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Accelerating Action to End Child Marriage : unicef India

Accelerating Action to End Child Marriage : unicef India

Diplomat Times (New Delhi) – India has seen a steady decline in the prevalence of child marriage, from 47.4 per cent in 2005 to 23.3 per cent in 2021. Progress in India has led to a 50% decline in child marriage in South Asia. However, the COVID-19 pandemic is likely to roll back the gains made so far. The health, social, political and economic effects of the COVID-19 pandemic have worsened existing systemic gender inequalities and estimates indicate up to 10 million more girls could become child brides globally as a result of the pandemic.

The prevalence of child marriage in India varies significantly from one state to another (with eight states currently witnessing rates higher than the national average). Girls from poorer families, living in rural areas, and with little or no education are more likely to experience child marriage.

The UNFPA-UNICEF Global Programme to End Child Marriage is the first United Nations led joint initiative designed with a focus on promoting the rights of adolescents to delay marriage, supporting adolescents to realize their rights by engaging with communities, and strengthening systems that deliver critical services to adolescents, including health and education. It was launched in 2016 and covers 12 countries – Bangladesh, Burkina Faso, Ethiopia, Ghana, India, Mozambique, Nepal, Niger, Sierra Leone, Uganda, Yemen and Zambia. The Global Programme highlights the need for targeted and focused interventions to accelerate progress to end child marriage.

The Steering Committee governing the Global Programme is scheduled to visit India from end of October to early November 2022. The Steering Committee is comprised of senior representatives from international bilateral government agencies, private donors, and representatives from UNFPA and UNICEF headquarters and regional offices. The Global Programme is generously funded by the Governments of Belgium, Canada, Italy, the Netherlands, Norway and the United Kingdom, the European Union and Zonta International. While in India, they will witness key interventions in action and interact with stakeholders at the national, State (Odisha) and district (Ganjam and Gajapati) levels.

Ms Mieke Vogels, representing the Government of Netherlands in the Steering Committee, said, “Eradicating child marriage requires multipronged, context-specific, collaborative action. Parents, community members, traditional and religious leaders, teachers, local authorities and youth, boys as well as girls, all need to be consulted and involved in working towards ending child marriage – so that in the near future all young people may choose for themselves whether, when and whom to marry. As the international community, supporting the Global Programme to End Child Marriage, we are here to learn from India’s successes in reducing the incidence of child marriage. Indeed, the development, growth and upholding of universal human rights in many countries depends on it.”

The Global Programme, currently in its second phase (2020-2023), has reached over two million girls through life skills education interventions, and has galvanized nearly 20 million community members to take action against child marriage and promote adolescent empowerment in 175 districts across fifteen states in India. The programme has also supported close to 85,000 adolescent girls in India at risk of child marriage to enrol and or remain in school.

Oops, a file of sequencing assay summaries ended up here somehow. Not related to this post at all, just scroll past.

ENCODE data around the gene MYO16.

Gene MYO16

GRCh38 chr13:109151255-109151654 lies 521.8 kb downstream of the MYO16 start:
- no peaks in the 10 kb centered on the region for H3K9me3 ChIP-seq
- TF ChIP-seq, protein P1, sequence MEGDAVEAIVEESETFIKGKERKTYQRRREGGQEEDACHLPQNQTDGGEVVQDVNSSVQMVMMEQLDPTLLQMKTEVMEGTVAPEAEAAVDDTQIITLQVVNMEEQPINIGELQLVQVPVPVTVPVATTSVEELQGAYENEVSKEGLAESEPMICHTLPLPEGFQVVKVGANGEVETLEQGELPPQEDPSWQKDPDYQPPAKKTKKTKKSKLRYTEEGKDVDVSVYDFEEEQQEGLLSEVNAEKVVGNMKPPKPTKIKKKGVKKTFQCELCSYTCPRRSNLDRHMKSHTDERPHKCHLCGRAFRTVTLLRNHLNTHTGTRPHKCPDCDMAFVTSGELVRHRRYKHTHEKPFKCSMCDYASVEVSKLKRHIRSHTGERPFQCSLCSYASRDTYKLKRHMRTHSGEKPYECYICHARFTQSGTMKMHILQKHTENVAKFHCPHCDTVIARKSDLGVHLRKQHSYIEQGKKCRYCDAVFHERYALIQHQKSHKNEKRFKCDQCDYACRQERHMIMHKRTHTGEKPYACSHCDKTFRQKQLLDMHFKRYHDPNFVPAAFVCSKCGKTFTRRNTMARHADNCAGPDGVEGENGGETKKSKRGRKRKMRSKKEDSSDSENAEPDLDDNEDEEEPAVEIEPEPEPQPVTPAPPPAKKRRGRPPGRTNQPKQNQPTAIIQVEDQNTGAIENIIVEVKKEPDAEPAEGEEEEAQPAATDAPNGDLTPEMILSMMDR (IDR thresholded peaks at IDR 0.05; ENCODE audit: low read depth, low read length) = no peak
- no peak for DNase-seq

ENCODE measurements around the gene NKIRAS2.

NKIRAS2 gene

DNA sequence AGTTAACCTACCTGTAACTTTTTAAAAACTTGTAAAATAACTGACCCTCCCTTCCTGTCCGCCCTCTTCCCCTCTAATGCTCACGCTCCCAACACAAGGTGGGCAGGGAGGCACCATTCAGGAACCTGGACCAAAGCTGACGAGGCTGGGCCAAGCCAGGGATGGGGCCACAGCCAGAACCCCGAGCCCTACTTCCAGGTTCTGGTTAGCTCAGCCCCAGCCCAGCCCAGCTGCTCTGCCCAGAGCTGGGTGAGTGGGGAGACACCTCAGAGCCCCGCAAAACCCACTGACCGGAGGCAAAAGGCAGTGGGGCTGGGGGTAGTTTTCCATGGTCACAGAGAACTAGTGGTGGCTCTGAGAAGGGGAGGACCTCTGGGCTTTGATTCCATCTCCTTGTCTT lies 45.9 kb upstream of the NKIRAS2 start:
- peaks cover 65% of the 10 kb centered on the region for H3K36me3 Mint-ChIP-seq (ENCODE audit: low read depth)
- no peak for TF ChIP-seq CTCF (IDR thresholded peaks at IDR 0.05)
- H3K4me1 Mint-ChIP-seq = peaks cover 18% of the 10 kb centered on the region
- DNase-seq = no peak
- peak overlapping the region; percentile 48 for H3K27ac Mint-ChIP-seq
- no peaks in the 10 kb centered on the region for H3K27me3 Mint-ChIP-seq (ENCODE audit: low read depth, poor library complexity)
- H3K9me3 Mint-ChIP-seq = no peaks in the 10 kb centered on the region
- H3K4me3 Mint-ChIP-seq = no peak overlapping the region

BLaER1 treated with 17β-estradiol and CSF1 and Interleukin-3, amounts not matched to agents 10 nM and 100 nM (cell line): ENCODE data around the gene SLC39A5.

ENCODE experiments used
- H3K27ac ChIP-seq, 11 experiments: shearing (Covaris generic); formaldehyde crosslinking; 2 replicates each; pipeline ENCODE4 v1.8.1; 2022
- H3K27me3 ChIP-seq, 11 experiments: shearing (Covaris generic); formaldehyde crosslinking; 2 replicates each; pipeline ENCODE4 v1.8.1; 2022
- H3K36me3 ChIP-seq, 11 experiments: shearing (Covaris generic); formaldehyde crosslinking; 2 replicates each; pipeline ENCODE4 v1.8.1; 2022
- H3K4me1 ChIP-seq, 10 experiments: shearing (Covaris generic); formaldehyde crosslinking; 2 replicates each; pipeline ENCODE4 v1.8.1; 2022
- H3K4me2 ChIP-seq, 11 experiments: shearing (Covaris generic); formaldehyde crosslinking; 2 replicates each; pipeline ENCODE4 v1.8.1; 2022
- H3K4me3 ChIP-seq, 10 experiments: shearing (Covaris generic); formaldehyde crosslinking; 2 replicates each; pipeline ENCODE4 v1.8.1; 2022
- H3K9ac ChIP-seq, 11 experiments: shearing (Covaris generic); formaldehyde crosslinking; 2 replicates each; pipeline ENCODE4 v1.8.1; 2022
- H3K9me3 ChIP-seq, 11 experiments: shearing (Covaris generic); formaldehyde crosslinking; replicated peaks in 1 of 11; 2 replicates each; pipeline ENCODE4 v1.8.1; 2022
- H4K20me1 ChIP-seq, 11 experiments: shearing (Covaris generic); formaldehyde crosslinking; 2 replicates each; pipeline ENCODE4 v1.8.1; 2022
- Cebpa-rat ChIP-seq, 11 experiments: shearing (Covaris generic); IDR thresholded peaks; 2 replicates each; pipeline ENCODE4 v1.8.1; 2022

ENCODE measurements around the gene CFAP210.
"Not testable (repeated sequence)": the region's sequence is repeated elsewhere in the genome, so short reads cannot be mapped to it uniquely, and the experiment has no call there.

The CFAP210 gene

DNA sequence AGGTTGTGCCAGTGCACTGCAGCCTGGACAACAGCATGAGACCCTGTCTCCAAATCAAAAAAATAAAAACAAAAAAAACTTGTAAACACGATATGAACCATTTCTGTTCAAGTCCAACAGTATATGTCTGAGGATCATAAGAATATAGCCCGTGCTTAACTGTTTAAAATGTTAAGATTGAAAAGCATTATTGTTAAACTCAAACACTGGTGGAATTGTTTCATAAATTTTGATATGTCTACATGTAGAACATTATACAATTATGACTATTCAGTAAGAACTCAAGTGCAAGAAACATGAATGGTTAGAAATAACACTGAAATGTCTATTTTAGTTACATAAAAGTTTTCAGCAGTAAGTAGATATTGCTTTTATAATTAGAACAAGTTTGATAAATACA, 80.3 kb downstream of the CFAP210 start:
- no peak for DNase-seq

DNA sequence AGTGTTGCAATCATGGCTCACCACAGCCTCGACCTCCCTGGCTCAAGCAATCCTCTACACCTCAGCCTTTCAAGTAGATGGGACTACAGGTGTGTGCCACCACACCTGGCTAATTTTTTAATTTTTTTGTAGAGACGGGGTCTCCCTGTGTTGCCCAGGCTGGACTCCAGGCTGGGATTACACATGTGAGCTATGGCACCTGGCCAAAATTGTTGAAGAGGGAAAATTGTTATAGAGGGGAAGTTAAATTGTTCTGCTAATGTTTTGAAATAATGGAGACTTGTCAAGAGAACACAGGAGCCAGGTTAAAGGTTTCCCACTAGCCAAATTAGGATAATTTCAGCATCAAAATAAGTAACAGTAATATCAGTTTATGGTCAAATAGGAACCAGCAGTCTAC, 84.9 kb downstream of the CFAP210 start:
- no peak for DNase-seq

Andrea Wojnar, Representative, UNFPA India, said, “Child Marriage, because of its linkages with poverty, low levels of education and poor access to essential services can lead to increased risk of early pregnancy and maternal mortality. It is important we take stock of what has and has not worked and keep our focus on reaching the most vulnerable and marginalized adolescents, including those in remote areas. We cannot afford to lose the momentum of the significant progress already made in India – the Global Programme reaffirms its commitment to building back better for increased resilience in the aftermath of the COVID pandemic. We will continue to support the government and CSO partners for achieving equal rights and freedoms for all.”

Cynthia McCaffrey, Representative, UNICEF India, said, “Child marriage spells an end to childhood, deprives children of their rights and leads to negative consequences for society. India’s progress towards the reduction of child marriage has made important contributions to its global decline. The Government of India’s investment demonstrates the impact of factors including increased literacy of mothers, better access to education for girls and strong public messaging on decreasing the prevalence of child marriage and, therefore, protecting millions of children from this practice.”

The Global Programme to End Child Marriage will soon enter its third phase. This phase has the longer-term, gender transformative goal of enabling significantly larger numbers of adolescent girls and boys to fully enjoy their rights and choices and experience a childhood free from the risk of marriage. Advancing adolescent rights, agency and autonomy is the most critical pathway to achieve the global common goal of eliminating harmful practices against women and girls by 2030. India’s progress on this front is critical to the success of the Global Programme, and the achievement of the Sustainable Development Goal on ending early, child and forced marriage.